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Athos Holy Mount

Portable Icons
2.6 The Virgin (bema door)
ca. 1200
Vatopedi Monastery
Wood, egg tempera, 107 x 35 cm


The Original New Testament

The Virgin stands before a backless throne, her left leg straight, her right leg flexed, and her body turning to the right in harmonious contrapposto. Her head bends to the right and she raises her right hand to her chin in a gesture of submission to God's will, in accordance with the accompanying inscription. She wears a dark green tunic and an aubergine mantle edged with gold and, as specified in the Protoevangelion of James (Tischendorff 1853, XI, p. 21), she is spinning, holding the distaff in her left hand and the spindle in her right.

The ground of her halo is light brown, ornamented with an undulating tendril done in gold. Instead of gold, the ground of the icon is light green with a painted red border. At the top of the upper curve there survive three of the eleven knobs that originally crowned the door. An inscription in the upper right gives the subject of the icon: 'Annunciation', and the relevant Gospel text: 'Behold the handmaid of the Lord; be it unto me according to thy word' (Luke 1:38).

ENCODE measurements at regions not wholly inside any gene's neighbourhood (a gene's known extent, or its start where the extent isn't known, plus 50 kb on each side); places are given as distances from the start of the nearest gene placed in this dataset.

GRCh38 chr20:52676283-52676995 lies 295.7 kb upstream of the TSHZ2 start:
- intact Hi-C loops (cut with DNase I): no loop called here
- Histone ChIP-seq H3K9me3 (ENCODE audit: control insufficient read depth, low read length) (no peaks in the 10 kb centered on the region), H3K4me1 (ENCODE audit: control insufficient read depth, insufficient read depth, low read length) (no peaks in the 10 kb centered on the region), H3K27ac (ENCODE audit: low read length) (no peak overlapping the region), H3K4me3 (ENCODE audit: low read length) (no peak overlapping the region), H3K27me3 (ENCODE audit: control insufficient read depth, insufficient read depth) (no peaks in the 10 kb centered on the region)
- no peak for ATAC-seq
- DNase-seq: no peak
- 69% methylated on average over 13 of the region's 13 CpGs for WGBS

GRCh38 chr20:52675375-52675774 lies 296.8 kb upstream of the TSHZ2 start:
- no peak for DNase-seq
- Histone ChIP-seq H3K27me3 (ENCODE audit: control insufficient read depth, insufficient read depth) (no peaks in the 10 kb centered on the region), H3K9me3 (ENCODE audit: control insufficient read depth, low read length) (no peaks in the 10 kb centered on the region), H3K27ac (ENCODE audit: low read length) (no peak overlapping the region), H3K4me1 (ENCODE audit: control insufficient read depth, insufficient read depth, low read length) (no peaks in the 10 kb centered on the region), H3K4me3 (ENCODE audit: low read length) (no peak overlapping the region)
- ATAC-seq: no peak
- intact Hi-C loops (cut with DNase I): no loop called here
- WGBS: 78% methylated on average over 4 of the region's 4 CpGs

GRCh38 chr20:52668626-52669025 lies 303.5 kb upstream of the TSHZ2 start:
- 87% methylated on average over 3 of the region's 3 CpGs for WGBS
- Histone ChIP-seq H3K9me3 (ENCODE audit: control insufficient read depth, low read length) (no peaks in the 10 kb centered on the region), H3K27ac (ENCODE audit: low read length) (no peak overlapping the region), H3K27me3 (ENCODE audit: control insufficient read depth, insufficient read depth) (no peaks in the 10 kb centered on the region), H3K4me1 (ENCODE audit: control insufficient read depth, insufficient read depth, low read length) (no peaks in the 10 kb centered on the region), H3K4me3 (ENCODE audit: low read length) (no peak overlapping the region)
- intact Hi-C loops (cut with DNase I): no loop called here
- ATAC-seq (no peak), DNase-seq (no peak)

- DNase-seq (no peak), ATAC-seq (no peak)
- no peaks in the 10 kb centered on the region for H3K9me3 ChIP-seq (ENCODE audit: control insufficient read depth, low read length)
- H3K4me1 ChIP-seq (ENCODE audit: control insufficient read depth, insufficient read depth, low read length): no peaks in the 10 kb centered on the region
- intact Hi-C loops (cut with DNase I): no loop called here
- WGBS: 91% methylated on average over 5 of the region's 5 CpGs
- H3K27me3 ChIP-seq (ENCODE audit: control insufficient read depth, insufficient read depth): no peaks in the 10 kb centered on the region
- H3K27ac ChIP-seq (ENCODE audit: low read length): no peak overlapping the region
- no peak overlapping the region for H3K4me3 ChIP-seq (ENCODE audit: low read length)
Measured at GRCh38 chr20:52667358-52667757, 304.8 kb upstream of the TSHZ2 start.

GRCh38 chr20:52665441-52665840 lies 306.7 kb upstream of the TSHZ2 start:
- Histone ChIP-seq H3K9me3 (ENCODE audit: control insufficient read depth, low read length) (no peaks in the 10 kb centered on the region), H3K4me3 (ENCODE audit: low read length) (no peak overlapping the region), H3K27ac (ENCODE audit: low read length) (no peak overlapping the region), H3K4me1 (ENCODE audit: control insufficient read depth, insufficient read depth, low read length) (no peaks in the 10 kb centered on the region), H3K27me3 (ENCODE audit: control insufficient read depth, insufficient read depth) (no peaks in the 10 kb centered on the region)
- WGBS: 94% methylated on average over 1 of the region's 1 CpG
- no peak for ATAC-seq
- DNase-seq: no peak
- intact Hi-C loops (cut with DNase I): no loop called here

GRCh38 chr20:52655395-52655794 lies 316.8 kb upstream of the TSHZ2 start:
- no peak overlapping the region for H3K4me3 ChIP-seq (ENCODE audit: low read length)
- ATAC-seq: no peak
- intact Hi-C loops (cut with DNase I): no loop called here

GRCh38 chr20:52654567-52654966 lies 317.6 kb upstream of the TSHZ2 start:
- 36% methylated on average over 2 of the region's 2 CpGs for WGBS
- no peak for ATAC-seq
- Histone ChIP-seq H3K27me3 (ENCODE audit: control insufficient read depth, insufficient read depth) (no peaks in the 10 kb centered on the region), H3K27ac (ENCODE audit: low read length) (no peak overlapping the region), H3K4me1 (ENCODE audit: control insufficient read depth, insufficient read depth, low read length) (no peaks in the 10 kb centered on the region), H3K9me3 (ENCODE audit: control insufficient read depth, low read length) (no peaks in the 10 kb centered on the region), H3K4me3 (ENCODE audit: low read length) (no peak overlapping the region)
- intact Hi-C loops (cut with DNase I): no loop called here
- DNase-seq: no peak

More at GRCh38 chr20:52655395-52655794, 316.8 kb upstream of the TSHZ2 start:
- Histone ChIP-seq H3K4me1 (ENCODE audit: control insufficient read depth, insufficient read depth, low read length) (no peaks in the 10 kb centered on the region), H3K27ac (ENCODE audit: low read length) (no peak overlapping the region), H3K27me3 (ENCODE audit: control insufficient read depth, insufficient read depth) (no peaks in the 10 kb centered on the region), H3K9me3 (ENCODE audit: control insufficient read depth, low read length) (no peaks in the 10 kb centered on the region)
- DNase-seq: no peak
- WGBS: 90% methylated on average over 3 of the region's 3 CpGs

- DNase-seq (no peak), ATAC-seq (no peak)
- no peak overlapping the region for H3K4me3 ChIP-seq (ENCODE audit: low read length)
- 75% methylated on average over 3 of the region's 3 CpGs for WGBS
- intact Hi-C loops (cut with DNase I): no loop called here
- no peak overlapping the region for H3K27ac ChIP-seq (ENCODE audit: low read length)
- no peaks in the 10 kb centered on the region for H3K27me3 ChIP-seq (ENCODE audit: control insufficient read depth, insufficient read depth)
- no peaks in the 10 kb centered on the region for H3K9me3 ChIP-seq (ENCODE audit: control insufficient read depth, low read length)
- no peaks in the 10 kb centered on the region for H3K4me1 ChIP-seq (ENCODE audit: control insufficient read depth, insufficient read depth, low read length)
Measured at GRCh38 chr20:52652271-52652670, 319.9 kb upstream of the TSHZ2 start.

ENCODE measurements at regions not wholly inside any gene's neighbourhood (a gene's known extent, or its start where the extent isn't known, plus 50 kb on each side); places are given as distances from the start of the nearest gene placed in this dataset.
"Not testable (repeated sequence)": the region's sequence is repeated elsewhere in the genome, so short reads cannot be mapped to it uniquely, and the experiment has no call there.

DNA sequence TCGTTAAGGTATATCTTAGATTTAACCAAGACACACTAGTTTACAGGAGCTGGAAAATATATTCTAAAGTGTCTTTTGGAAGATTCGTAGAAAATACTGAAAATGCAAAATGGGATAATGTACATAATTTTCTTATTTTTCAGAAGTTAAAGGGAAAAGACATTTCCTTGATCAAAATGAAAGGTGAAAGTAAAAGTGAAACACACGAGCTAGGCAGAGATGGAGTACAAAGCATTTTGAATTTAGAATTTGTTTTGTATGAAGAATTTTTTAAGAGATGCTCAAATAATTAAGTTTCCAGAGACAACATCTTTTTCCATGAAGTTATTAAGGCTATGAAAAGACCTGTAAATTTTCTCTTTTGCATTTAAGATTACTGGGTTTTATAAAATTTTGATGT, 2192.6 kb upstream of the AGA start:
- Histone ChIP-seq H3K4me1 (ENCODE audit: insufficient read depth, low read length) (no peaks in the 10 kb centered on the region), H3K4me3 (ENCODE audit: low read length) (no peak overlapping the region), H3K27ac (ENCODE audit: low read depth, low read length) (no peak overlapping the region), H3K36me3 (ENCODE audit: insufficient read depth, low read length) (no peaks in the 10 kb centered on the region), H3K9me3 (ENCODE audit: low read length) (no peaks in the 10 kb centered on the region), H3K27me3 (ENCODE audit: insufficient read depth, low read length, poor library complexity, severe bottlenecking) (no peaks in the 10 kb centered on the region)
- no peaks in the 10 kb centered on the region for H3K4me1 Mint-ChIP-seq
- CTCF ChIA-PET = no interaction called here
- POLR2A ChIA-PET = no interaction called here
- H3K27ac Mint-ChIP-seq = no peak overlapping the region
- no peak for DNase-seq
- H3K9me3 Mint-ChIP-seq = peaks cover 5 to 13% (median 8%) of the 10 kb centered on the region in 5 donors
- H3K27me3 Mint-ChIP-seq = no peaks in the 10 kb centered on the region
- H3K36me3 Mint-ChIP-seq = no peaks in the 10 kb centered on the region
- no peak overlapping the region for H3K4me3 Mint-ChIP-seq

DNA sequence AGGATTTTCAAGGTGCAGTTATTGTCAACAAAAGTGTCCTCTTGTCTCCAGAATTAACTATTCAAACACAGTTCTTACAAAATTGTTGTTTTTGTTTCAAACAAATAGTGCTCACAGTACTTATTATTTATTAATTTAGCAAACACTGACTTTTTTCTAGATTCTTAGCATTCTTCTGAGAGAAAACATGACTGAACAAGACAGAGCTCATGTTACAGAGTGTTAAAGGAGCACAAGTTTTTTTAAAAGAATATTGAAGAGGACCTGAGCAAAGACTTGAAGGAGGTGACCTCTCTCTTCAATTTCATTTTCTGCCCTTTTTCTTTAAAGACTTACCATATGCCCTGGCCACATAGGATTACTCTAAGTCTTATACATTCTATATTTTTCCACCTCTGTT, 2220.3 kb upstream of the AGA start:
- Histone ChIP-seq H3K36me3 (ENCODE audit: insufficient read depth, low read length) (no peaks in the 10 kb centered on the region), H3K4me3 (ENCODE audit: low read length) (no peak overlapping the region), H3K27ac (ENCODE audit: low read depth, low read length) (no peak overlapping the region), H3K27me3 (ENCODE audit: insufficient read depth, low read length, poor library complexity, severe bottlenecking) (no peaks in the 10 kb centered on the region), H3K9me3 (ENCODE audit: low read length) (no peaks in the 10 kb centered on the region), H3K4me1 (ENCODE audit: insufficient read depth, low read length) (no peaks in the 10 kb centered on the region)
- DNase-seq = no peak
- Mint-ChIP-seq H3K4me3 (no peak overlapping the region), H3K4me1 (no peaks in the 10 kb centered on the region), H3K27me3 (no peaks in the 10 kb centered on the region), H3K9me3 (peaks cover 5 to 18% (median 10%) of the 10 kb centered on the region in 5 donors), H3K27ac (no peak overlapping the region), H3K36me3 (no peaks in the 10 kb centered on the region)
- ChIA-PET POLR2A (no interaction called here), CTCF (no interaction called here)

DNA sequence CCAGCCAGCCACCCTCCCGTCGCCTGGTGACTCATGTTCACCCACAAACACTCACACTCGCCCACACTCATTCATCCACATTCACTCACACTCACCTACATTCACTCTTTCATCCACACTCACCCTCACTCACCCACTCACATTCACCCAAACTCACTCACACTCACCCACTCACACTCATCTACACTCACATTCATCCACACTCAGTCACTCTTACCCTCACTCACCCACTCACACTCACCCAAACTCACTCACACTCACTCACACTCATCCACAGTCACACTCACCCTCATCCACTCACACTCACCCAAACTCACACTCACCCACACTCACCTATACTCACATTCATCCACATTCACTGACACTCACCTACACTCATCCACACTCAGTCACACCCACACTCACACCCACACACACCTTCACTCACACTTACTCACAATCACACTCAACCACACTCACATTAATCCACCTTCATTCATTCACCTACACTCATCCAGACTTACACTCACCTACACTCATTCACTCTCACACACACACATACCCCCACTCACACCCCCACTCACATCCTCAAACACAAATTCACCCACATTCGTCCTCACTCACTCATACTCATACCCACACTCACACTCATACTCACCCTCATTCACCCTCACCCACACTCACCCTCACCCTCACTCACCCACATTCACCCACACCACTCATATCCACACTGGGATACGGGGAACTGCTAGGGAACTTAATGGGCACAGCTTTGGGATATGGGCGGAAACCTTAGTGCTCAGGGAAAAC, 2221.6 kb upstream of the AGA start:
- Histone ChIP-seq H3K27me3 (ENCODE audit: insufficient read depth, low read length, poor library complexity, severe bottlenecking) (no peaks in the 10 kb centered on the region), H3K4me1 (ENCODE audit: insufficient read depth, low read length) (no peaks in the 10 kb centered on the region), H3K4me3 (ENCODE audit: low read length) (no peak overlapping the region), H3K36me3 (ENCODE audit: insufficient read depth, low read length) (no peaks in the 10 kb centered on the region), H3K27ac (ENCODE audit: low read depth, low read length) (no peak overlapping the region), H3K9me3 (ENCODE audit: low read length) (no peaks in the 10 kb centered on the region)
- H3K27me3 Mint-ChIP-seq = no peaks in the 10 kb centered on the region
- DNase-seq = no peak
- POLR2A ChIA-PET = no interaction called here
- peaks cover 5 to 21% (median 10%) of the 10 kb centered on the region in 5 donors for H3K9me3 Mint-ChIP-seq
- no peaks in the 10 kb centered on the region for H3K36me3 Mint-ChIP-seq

In the iconography of the middle Byzantine period, the Virgin is frequently portrayed standing, though there was a greater tendency to show her seated in the twelfth century. However, the fact that she is spinning in our icon is one of the basic features of the iconography of the Annunciation in the Comnenian period (Hadermann-Misguich 1975, pp. 99-100).

Her face is triangular, the inner cheek sharply outlined, her nose narrow with wide nostrils, her mouth pursed, her eyebrows dark, and her eyes, the right one slightly exophthalmic, wide open. The volumes of her face are rendered in a painterly manner, with the pink flesh tones covering large uniform areas, and the highlights either defining the wings of the nose and the cheekbones with close striations, or illuminating the chin, brow, and fingers with broad thick brushstrokes. This painterly technique of rendering the face, which has abandoned the network of fine red lines on the cheeks - a fundamental feature of Comnenian painting -, is seen in monuments of the second half of the twelfth century (Tsigaridas 1986 (1), pp. 98-103).

The drapery of both the tunic and the mantle is rendered in broad folds that hang straight, heavy, and monumental, without creases or ripples, as was the tendency at the end of the twelfth century, in marked contrast to the mannerism of the late Comnenian aesthetic that predominated in this period (Tsigaridas 1986 (1), p. 125, pl. 96, 105β).

So, in terms of the typology, the technical rendering of the face and clothing, and the tight form and contrapposto, this icon reflects predominant trends of the late Comnenian painting (Tsigaridas 1986 (1), pp. 112-16, pl. 33, 93α-β, 101β, 130α-β. Tsigaridas 1988, pp. 315-16, fig. 30), and it may therefore be dated to around 1200.

Bibliography: Tsigaridas 1996 (1), pp. 361-3, fig. 307.

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